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PRODUCTION MECHANISMS

Alain Auriault

1
FIELDS DEVELOPMENT

Données
geological
géologiques
data
petrophysical
Mesures
Cartes
maps PVT
Analyse
analysis
PVT Essais
Well testing
des puits
pétrophysiques
measurements
Logs
VR, φ, Swi
Swi φ, K,
k, Pc,
Pc, Kr,
kr , Cr
Cr Bo,
Bo , Bg,
Bg , Co,
Co , Cw,
Cw , Rs
Rs Pi,
Pi, T, K,
k, S
S (skin)

ÉVALUATION
HYDROCARBON
DE L'ACCUMULATION
IN PLACE
MÉCANISMES
PRODUCTIONDE
MECANISMS
DRAINAGE
Expansion Expansion
of fl.ds/ pore shr.
Force
Aquifer
de l’aquifère
activity
Dissolved
Expansiongas gazexpansion
dissous
Coning
Coning(gas/water)
(gaz/eau)
Gas cap expansion
Activité Gas cap
Imbibition
Aquifer
Activité influx
de l’aquifère
Subsidence / compaction
Water or
Injection gas ou
d’eau injection
de gaz COMPLÉTION
WELL COMPLETION
DES PUITS
PERFORMANCE
WELL PERFORMANCE
DES PUITS

Configuration
Well configuration
des puits : Complétion :
Completion Écoulement
Flow :
vertical open hole flowing
éruptif
deviated
dévié gravel pack pompage
pumping
horizontal cased
cimenté
hole gas lift

Nombre
Number de
of wells
puits
PRÉVISIONS
PRODUCTION
DE PRODUCTION
FORECAST
Débit
Field
du rate
champ

ARCHITECTURE
FIELD ARCHITECTURE
du champ

Pipes Séparateurs
Separators Plateformes
Platforms
2
OBJECTIVES

• To know and to understand what are the main mechanisms


involved in the production of a reservoir

• To be able to perform simple material balance calculations, to


know how the principles of what is implemented in softwares
like MBAL

• To have a qualitative understanding of the main issues


involved in an injection process and to be able to use "rules of
thumb" to quantify the impact of injection

• To know the main EOR processes and the typical environment


in which they are typically used

3
PRODUCTION MECHANISMS

• Introduction to production mechanisms

• Natural drainage

• Secondary recovery

• Enhanced Oil Recovery

4
Introduction to production
mechanisms
PRODUCTION MECHANISMS

PRIMARY RECOVERY Conventional oil recovery

NATURAL DRAINAGE LIFT / HORIZONTAL DRILLING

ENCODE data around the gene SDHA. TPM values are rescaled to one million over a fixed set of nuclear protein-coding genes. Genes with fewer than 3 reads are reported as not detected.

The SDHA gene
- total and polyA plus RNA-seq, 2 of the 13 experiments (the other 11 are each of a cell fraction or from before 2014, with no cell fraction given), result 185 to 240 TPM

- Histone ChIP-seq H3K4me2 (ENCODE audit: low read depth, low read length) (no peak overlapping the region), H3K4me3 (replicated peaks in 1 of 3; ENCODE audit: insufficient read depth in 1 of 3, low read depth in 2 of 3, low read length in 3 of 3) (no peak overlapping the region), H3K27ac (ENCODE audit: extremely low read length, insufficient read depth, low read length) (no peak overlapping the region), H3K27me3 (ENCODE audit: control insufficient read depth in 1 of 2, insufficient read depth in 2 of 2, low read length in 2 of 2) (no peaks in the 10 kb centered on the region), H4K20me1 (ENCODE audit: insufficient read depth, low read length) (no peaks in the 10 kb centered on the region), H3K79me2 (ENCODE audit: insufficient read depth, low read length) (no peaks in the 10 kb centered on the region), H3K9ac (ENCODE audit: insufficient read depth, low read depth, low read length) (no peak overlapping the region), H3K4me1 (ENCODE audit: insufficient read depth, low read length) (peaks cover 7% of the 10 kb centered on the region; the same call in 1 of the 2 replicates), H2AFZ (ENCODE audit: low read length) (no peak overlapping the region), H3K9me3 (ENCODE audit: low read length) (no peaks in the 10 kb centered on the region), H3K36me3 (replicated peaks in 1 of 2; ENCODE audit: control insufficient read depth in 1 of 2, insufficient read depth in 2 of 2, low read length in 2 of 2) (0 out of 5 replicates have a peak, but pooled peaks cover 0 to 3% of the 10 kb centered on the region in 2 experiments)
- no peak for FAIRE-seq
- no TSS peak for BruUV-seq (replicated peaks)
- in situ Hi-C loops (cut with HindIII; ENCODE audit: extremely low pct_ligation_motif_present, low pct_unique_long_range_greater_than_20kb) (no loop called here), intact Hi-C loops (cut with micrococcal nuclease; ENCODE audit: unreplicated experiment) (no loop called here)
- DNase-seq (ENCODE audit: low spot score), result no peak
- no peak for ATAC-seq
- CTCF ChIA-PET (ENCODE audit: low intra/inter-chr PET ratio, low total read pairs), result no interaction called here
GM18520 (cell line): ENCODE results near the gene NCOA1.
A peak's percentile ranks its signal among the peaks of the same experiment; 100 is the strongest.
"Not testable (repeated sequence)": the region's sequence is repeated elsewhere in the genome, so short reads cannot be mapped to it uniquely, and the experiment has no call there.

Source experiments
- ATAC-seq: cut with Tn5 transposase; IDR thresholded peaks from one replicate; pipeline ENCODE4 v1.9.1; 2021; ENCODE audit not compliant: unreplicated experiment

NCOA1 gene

SECONDARY
WATER INJECTION RECOVERY
PRESSURE
GAZ INJECTION
MAINTENANCE
GAS CYCLING

Enhanced oil recovery


TERTIARY
RECOVERY

THERMAL GAS CHEMICAL BACTERIA

• Vapor • Miscible Hydrocarbons • Polymer


• In situ • CO2 • Surfactant
combustion
• N2 • Soda

6
PRODUCTION MECHANISMS

• Natural drive (or primary recovery): the field is produced


thanks to its own energy

• Immiscible fluid injection (or secondary recovery): energy is


provided to the field through injection
– Water injection
– Gas injection

• Enhanced oil recovery methods (or tertiary recovery):


energy for production is provided through complex methods
– Miscible process
– Chemical process
– Thermal process

7
PRODUCTION MECHANISMS

• Primary production mechanisms have to be understood/


evaluated as early as possible in the field history
- Gas cap
- Active aquifer
- Reservoir pressure vs. Pb

• Definition/ optimization and implementation of secondary


and/or tertiary production mechanisms are key issues in
the field development strategy (when required)

8
MATERIAL BALANCE

Principles
• the reservoir pore volume is 100% filled-up with fluids
• At reservoir conditions, adjustment of volumes (Mass
conservation law):
initial HC Volume = Remaining HC Vol. + Net Water and/or
gas entries (+ Pore Vol. change + connate water Vol.
change)

It represents the equation of continuity for the considered


reservoir/ part of reservoir for a finite time interval
Can be described as the simplest reservoir simulation model
(1 cell !)

9
MATERIAL BALANCE

Initial conditions After production

Producing well
Producing well

Gas cap expansion


Released gas volume
Remaining oil
Water expans. and PV shrink.

Pi, Boi, Bgi & Rsi


P, Bo, Bg & Rs

10
MATERIAL BALANCE

• Two possible uses


- Evaluation/ calculation of Original Hydrocarbon In Place
(OHIP) from production history
- Field behavior forecast for a given production mechanism
(production/recovery for different reservoir pressures or pressure
vs. cumulative production)

• Needed data
- Petrophysic data of the reservoir (rock characterization)
- PVT data (fluid characterization)
- Production data ( productions, cumulative productions,
pressure)

11